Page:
Written by: Ferhat Dikbiyik

Key Takeaways From the 2024 Third-Party Breach Report

Every year, Black Kite carefully sorts through data from various sources — including cybersecurity news platforms, the dark web, Telegram channels, and resources exclusive to Black Kite — to identify and analyze all third-party data breaches from the previous year. 

Our goal? To study the evolving strategies of cyber attacks, the profiles of threat actors involved, the sectors most affected, and offer a comprehensive review of the most significant breaches of the year. Through this annual review, we can collectively take stock of our cyber ecosystems and have important discussions around areas for growth and improvement. 

This year’s Third-Party Breach Report reveals a complex interplay of risks, responses, and resilience in 2023. In total, 81 third-party data breaches were disclosed, impacting 251 companies.

As Black Kite’s Chief Research & Intelligence Officer, I lead the research and development of this report. Read on for my biggest takeaways from this year’s findings. 

Takeaway 1: Don’t Let Ransomware in Your Cyber Ecosystem Fly Under the Radar

Unauthorized network access continues to top the charts as the leading cause of third-party attacks, responsible for more than 53% of analyzed third-party incidents. However, we shouldn’t let unauthorized network access overshadow other threats — specifically the growing ripple-effect impact of ransomware attacks on cyber ecosystems.

Consider this: While unauthorized network access was the most commonly reported entry point for breaches, ransomware was the most frequently used attack vector. In other words, many threat actors leverage existing vulnerabilities to deploy effective ransomware attacks. 

The ransomware group CL0P is a great example of this trend. In 2023, 40% of companies that suffered a vendor-caused data breach were indirectly affected by CL0P’s mass exploitation of vulnerabilities in MOVEit and GoAnywhere. The average annual revenue of these affected companies is approximately $10 billion.

The impacts of ransomware attacks down the supply chain are highly evident — and companies can do something about it. I recommend that security teams shift their mindset around ransomware mitigation: Instead of primarily focusing on the risk of your own company experiencing a ransomware attack, you need to be vigilant around your entire supply chain. This way, you can proactively collaborate with vendors on vulnerabilities before the ecosystem is compromised.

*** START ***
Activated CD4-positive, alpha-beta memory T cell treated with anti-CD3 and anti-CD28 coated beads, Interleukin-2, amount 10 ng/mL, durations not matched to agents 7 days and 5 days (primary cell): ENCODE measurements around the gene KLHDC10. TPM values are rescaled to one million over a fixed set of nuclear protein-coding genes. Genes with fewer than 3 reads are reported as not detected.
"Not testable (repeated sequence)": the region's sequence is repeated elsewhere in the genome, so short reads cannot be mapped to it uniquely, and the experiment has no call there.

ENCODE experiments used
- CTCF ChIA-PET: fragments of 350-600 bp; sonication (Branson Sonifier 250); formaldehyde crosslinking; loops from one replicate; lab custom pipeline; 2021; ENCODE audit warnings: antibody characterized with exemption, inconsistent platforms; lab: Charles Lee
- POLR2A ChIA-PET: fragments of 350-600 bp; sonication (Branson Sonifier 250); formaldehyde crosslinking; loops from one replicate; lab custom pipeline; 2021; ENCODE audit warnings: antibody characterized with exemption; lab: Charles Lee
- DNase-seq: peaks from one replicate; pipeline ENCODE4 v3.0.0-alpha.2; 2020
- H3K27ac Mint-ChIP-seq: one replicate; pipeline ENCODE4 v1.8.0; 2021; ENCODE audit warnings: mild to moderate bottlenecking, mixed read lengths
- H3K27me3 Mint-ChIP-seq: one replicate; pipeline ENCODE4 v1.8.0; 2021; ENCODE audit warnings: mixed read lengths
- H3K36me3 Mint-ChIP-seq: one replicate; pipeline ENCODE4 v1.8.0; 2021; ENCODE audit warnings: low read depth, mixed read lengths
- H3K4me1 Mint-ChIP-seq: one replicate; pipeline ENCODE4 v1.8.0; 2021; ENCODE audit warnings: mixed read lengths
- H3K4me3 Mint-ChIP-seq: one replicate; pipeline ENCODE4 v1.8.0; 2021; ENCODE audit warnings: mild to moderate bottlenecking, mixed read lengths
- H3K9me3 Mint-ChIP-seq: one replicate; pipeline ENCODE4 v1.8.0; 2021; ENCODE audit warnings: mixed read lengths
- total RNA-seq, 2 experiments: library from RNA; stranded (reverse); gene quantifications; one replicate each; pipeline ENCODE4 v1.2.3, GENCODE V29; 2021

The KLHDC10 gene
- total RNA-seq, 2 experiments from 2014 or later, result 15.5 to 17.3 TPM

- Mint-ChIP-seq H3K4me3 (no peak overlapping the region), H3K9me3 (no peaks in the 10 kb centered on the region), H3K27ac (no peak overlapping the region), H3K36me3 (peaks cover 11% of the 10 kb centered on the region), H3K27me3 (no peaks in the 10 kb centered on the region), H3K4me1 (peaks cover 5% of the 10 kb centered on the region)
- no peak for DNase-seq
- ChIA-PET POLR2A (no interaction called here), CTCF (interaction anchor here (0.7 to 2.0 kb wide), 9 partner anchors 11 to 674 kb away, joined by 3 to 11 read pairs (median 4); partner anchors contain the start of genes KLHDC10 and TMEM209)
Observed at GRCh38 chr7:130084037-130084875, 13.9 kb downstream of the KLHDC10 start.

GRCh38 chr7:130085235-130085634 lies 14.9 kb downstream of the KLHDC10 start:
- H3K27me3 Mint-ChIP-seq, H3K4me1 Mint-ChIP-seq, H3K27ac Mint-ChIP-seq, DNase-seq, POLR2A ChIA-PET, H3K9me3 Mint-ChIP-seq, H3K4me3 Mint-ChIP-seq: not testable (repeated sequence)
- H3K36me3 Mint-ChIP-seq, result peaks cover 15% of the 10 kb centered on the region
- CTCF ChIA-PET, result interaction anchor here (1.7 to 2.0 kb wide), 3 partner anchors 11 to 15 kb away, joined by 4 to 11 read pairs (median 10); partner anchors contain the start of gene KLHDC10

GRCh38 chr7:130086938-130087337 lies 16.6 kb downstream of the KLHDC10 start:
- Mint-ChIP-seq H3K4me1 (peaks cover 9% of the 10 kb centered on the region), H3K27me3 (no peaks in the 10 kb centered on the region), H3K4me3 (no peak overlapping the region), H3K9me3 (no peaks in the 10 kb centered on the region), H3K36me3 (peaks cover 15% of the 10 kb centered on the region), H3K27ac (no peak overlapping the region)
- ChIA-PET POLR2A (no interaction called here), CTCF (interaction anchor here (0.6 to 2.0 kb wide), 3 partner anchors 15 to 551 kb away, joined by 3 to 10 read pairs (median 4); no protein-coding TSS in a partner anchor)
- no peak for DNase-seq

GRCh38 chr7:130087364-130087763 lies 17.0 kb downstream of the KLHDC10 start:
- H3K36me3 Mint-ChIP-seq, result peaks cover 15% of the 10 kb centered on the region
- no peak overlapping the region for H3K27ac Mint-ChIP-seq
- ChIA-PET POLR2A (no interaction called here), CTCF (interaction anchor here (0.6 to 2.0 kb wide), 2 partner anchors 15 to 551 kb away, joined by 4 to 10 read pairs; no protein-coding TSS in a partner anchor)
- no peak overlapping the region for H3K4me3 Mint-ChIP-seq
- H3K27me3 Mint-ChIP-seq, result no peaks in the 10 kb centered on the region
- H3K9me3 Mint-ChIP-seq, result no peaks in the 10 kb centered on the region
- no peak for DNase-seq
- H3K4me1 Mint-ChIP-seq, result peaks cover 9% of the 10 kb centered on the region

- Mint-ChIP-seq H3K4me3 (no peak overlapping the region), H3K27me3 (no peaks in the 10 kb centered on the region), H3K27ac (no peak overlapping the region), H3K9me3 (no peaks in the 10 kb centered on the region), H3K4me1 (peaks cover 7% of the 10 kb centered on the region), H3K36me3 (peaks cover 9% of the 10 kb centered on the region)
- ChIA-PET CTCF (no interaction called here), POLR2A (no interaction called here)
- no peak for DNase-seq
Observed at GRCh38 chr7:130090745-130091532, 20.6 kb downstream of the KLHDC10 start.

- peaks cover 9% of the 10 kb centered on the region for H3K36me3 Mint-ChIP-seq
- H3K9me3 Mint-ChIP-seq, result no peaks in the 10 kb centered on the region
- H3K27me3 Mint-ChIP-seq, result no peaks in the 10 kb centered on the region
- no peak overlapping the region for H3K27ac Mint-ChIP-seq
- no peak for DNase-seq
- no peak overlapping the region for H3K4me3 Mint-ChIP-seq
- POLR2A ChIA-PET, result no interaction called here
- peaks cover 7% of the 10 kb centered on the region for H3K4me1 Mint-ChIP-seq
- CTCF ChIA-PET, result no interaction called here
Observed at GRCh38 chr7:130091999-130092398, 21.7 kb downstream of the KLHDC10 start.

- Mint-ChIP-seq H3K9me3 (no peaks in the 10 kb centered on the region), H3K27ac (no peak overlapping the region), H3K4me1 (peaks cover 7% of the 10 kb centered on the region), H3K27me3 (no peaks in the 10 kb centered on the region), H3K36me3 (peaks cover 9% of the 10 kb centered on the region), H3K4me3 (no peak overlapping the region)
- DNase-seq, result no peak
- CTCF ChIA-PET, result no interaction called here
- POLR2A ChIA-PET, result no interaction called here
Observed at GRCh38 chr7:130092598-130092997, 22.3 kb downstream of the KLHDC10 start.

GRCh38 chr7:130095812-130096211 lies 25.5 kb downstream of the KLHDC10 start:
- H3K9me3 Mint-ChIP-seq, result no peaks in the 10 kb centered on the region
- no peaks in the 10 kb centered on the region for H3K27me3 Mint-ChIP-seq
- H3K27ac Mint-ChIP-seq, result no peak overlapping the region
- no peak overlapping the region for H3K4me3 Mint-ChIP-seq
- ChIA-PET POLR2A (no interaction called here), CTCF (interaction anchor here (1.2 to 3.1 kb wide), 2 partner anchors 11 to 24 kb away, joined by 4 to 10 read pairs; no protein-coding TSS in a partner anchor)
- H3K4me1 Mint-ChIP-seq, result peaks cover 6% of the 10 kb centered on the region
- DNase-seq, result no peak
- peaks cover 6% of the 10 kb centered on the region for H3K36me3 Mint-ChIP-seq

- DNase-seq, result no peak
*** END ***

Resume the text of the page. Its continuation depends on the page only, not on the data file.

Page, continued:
Takeaway 2: The Healthcare Industry Remains Critically Vulnerable

As in previous years, the healthcare sector was the most common victim of third-party data breaches, accounting for 33% of cases in 2023. Black Kite identified at least 141 hospitals directly affected as a result of ransomware attacks on 46 hospital systems.

Healthcare institutions are highly regulated and chock-full of personal health information (PHI) and personally identifiable information (PII), making them prime targets for bad actors. Despite this, cybersecurity teams have often struggled to garner the budget and resources needed to keep these institutions secure. In fact, many healthcare institutions outsource their security strategies.

Keeping healthcare institutions and patients safe from cyberattacks is urgent, as compromised facilities and services can put patient health and well-being at risk. For example, attacks on healthcare facilities in 2023 also caused loss of access to hospitals’ IT systems and patient data, diverted emergency services to other facilities, and delays in diagnosis and treatment.

Patient data is highly valuable on the dark web, and it’s unlikely that bad actors will lose interest in the healthcare sector anytime soon. Therefore, it’s imperative that healthcare organizations be vigilant about their third-party risk management to protect themselves and their patients.

Takeaway 3: Cyber Hygiene Improved — But There’s More Work To Do

There were some silver linings in the 2024 Third-Party Breach Report as well. Specifically, 2023 saw notable improvements in overall cyber hygiene:

  • In 2023, the breach disclosure period decreased to 76 days from 108 days in 2022.
  • Many organizations improved their cyber ratings post-breach. On average, vendors in technical services improved their cyber ratings by more than 11 points. 

This points to a positive shift toward transparency and urgency in addressing cyber threats. The shorter disclosure period could also indicate that companies are identifying and taking action to mitigate breaches sooner.

However, this is no time for complacency. Security teams should consider these improvements as good progress in an ongoing journey. Just as the threat landscape continues to evolve, so must security teams and strategies. Companies should keep their guard up against new threats and vulnerabilities.

Illuminate and Mitigate Cyber Ecosystem Risk with Black Kite

Risk is dynamic. What poses the greatest threat to your company one year might not be even a blip on the radar the next. 

Black Kite automates the process of providing real-time and accurate risk intelligence so that you don’t experience any blind spots. Make informed risk decisions and build a more resilient supply chain as the threat landscape evolves.

To dive deeper into last year’s third-party security trends, check out our full report.